Buying your dream house
5 Tips: Buying in today's housing market
Stop salivating. What's holding you back from buying that dream house? Do the words "housing bubble" keep you up at night?
You're not alone: experts are cringing too. Some are waiting for a pop, others for more ballooning growth.
All the talk has left many wannabe buyers on the sidelines. Hey, you can still buy that home in today's market, but read today's five tips first to learn how to do it wisely.
1. Walk around town
Okay, so we talk about the housing market as if every home in the country was selling the same way. It's not. Real estate is a local thing -- and I mean really local.
Take this example: Home prices in Bradenton, Florida jumped 45.6 percent in one year, according to the National Association of Realtors. But 13 miles away, in Sarasota, home prices only rose 36 percent. And 46 miles north in the Tampa, Clearwater, St. Petersburg area, home prices only rose 15.7 percent.
The moral of the story is you'd be wise to walk around town, and investigate growth in each market. Stephen Israel, president of Buyer's Edge, a company that represents homebuyers, recommends you take a list of zip codes to the local real estate agent.
Ask them to look up the one-year and five-year change in home prices in those zip codes. Avoid any standout zip codes, like Bradenton from the example above. Places where there have been major market swings can come with falling or leaping prices, and bidding wars.
2. Think location, location, location
Let's get down to it -- real estate 101. The most important thing to look for is great location, says Israel. After that, you want to look for the best lot, and then finally, look at the home.
Goes against your instinct, doesn't it? Remember, you can fix a house. But you can't move your house into the city's best school district, push it away from a freeway, or turn your shabby neighborhood chic.
When looking at location, make sure you look at proximity to city centers, transportation, the best schools, culture, and work centers. But think it through, and take into account where you live. Living near a bus stop may be a major plus in Brooklyn, NY, but it may be a disturbance in Bloomfield Hills, Michigan.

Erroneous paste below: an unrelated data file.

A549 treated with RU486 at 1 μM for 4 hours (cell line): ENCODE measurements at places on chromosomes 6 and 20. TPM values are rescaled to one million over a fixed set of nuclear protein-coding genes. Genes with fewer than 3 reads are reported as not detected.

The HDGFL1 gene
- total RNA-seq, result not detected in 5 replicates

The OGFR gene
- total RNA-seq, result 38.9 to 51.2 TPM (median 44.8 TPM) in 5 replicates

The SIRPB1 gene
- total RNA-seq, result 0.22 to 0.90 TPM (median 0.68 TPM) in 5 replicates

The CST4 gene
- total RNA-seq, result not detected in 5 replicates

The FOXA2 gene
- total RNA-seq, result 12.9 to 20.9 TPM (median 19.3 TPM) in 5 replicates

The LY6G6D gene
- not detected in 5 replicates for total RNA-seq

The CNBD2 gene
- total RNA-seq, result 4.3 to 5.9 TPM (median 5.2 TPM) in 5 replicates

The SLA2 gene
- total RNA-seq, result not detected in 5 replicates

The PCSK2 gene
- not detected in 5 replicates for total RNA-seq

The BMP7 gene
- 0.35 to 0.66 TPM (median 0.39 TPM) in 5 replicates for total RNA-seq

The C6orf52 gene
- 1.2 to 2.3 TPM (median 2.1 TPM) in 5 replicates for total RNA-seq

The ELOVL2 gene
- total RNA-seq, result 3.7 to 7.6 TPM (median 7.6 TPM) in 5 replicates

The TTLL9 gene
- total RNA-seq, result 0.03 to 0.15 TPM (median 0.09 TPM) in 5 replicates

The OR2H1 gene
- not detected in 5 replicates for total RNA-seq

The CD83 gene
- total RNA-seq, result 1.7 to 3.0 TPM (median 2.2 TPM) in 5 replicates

When you're looking for the best lot, "Stay away from any major negatives," says Israel. The location and house may be great, but if there's a swampy backyard, the neighborhood looks dingy, or there are no trees on the lot, you could pay for it when it comes time for you to move again.
3. Don't show your cards
It's a seller's market. So be ready to play poker, my friends, and don't show your cards.
First off, be careful who you talk to. "Most consumers don't understand when they call number on a yard sign or speak to a person at an open house that they are talking to the seller's agent," the Massachusetts Association of Buyers Agents (MABA) warns.
The seller's agent is looking to find the best price possible for the seller's home. So don't tell them what you want to spend or what your motivations are for buying. It gives them bait to jack up the price.
And when you tour a house, be sure you don't make the so-called "$10,000 mistake" -- and exclaim, "I love this house," advises MABA. You'll pay for showing your emotion.
If you want to hire someone to be on your side, look for a buyer's agent, who can split the commission with the seller's agent in the sale. To find a list of buyer's agents, check out the National Association of Exclusive Buyer Agents, Web site: NAEBA.org.
4. Pay a smart premium
When you tour a house, make sure you take the time to evaluate the property correctly. Understand what the true value of the house is, and what premium is in the asking price. You're going to pay a premium in many markets because the market's hot. But just make sure you only pay a premium on a house that's worth it.
If it's a good property, it can stand up to any weakness coming in the market. "If you paid $550,000 for a home worth $500,000, you can feel okay knowing even if the market dumps, over time you'll make that 10 percent premium back just because it's a good property," says Israel.
5. Remember it's an investment
You've heard me say it: your home is probably the biggest investment you'll ever make. So treat it like one. Don't panic about the confusing current market conditions.
Israel says if you hold onto a house over the long-term, say five years, you can almost ignore the blips in the market. If your house devalues by 10 percent in the next three years, who cares, you'll probably live in it for seven, and by then, you might come out ahead.
Gerri Willis is a personal finance editor for CNN Business News and the host for Open House. E-mail comments to firstname.lastname@example.org.